Of course, it was possible that she hadn’t really thought much about it at all. She certainly hadn’t looked pleased right when the words had left her mouth. Still interesting, though. Did this mean that on some unconscious level even she found Hufflepuff to be a lesser House in spite of the whole ‘loyal and true’ thing? He bet she did. It would be typical of her sort. Be the champion of the underdog, but secretly respect the ones you’re defending against more.
Draco snorted and Nott shot him a warning glance. Granger had started talking, explaining the whole situation to the prefects, using too many bloody words. Draco merely shrugged at Nott and leaned back to stare at a crack in the ceiling, reminding himself that there were benefits to this job.
Lunchtime in the Great Hall was generally a pretty placid affair, but today Hermione couldn’t help but scowl a little at Padma, who was beaming as she was sitting at the Ravenclaw table. She didn’t consider herself a petty person and she had gotten over the fact that she had given Padma two of the Houses. After all, Hermione still held the ones with the real conflicts to be solved. It was just… Padma seemed so popular and much busier than Hermione had been at any time since she had gotten Head Girl. People seemed to flock to her with inquiries and the first weekly report that she had given Hermione had been filled with students coming to her with minor problems that Padma had, lamentably, already solved flawlessly by herself.
She had tried consoling herself that Nott – or Malfoy, for that matter – did not seem to be very busy either, but she had snuck a glance at Nott’s desk and had, without having to snoop too much, discovered that he, too, had more students coming to him than she had. She’d discovered that even some Gryffindors had gone to him, for goodness’ sake!
She was a complete and utter failure.
Hermione poked her lunch a bit. She had always been socially awkward, but, clearly, she was lacking something that even a hard-to-approach Slytherin, like Theodore Nott, had. She was so depressed that she was currently contemplating resigning completely. It was selfish of her to hang on to her position, really, when Padma seemed like she might do a much better job of it.
“What’s wrong?” Harry asked, having watched his friend for a bit.
Hermione shrugged, not really wanting to talk about it. She was aware that she probably looked like she was going to cry and tried to look like she cared less.
“Is someone giving you grief?” Harry pushed on. “Is Malfoy getting to you?” His jaw clenched and his green eyes were sparking fury at the prospect.
Hermione was slightly startled. “No, of course not,” she mumbled. Harry almost seemed like he was looking for a fight, which was rather unusual for him.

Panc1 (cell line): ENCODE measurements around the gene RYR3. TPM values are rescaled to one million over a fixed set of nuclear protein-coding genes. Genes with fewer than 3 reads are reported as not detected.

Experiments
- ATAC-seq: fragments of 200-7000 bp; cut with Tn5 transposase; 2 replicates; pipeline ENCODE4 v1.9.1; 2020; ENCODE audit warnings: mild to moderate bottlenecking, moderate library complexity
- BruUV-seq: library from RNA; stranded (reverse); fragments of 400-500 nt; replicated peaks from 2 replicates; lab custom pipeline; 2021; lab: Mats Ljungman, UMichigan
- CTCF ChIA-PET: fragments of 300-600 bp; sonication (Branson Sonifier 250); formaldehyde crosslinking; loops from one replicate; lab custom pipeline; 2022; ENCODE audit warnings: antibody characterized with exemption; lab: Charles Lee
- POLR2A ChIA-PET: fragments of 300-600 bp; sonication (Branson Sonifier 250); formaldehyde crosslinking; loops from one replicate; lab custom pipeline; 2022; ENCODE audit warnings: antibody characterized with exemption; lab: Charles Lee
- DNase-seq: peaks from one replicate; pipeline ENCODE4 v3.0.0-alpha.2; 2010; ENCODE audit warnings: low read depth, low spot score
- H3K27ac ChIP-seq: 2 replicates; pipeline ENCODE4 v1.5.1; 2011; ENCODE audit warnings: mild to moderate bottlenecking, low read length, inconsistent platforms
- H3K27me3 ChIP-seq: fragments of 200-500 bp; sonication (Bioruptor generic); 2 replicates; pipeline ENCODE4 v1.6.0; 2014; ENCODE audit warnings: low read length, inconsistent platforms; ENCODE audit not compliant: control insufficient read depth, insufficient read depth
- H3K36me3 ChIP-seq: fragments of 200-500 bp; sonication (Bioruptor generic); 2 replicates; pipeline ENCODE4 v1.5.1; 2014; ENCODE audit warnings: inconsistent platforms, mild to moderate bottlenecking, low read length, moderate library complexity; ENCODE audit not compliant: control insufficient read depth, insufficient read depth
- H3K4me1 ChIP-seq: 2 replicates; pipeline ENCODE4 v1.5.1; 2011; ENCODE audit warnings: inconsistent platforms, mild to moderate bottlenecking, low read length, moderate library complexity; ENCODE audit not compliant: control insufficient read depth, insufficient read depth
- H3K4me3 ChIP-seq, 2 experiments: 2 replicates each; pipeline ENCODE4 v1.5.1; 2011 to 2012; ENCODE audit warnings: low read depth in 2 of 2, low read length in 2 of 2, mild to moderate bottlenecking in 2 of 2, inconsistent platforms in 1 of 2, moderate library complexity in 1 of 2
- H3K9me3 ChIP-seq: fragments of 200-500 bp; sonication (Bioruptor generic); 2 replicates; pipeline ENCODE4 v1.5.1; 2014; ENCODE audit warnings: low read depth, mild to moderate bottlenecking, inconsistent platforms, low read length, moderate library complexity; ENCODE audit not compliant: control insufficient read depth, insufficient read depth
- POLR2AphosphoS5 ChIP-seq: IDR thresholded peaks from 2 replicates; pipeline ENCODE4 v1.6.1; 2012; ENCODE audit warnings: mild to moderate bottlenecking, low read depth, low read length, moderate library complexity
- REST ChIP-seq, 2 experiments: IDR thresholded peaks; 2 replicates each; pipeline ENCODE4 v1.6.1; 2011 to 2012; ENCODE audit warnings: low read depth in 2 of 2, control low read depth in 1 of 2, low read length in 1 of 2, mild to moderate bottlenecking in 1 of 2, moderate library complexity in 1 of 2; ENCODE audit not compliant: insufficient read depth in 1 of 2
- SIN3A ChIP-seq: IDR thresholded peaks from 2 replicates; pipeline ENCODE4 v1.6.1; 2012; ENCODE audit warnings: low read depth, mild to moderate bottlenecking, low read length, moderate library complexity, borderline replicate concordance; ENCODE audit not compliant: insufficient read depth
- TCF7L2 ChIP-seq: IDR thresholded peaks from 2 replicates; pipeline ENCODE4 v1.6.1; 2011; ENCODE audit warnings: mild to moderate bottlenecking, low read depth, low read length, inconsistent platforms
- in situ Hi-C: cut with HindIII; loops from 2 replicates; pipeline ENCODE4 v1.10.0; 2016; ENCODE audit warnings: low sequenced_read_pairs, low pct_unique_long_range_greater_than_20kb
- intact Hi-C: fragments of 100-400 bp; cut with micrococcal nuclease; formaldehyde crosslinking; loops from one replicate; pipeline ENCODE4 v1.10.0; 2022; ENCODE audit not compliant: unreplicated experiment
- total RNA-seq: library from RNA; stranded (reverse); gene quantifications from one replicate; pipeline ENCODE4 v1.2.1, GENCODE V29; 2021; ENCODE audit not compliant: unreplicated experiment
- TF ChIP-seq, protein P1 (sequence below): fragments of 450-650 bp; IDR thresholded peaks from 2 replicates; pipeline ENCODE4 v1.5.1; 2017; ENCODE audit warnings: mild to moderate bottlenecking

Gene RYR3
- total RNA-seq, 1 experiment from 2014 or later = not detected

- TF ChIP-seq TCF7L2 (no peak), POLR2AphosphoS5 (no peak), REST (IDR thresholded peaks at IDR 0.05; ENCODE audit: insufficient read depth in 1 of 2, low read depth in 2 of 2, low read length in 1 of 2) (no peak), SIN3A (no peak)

“Then what? You haven’t really been right since you had to choose Deputies.” She noticed that his fists were clenched on the table and realized that he was genuinely angry that someone might be bothering her. It touched her. And, it told her just how little he knew of her problems this year.
She supposed she’d better come clean. “Well, look at her,” she said, gesturing miserably at Padma.
Harry turned to look, confusion now being the predominant emotion on his face. “Padma?” he asked. “… She’s giving you a hard time?” He frowned a bit, not too happy about having to hex a girl, and a girl he liked, at that.
Hermione sighed. “No, she’s good at it!” She poked at her food some more.
Harry slowly turned back. “You’re miserable… because the Deputy that you chose… is doing a good job?” he asked.
Hermione nodded, feeling more dejected than ever.
Harry frowned again, trying to work out how Hermione’s mind worked. He would never understand girls, but he made a valiant effort just the same. “If you feel usurped, then find some way to take back the responsibility,” he said. “After all, you are the Head Girl.”
Hermione swallowed. “There’s really no point to that, is there? She’s good, I’m not.”
Harry looked genuinely baffled. “What are you talking about?”
Hermione shook her head. “I’m no good at being a Head Girl, Harry. The teachers like me but the students don’t. Nobody wants my help.”
“I’m sure that’s not true, Hermione,” Harry said in a soothing voice.
Hermione snorted. “Yeah, look at them flocking to me.”
“Maybe you just…” Harry stopped, hesitating.
“Maybe I just what?” Hermione asked.
Harry winced and glanced around, probably for backup. Finally, he sighed and said, “Look, Hermione, don’t take this the wrong way…”
“Maybe I just what, Harry?” Hermione’s voice had risen, just a little bit.
Harry visibly swallowed. “Maybe you just need to… relax a bit. Allow them to come to you. And for God’s sake, don’t lecture people.”
“I don’t lecture!” Hermione indignantly said.
“But you do,” Harry replied and sighed. “You mean well, but it makes people not want to—where are you going?” Hermione had abruptly stood up.
“I’m going somewhere where I might not accidentally lecture someone,” she said, before she stalked off.
Later that same night, Draco laid back on one of the comfortable sofas in his common room and closed his eyes. His head was pounding worse than it had in ages. He hadn’t fully considered that listening to people whine about their petty little problems and squabbles might be part of his job description. Apparently, it was. He cursed Nott for talking him into doing that part.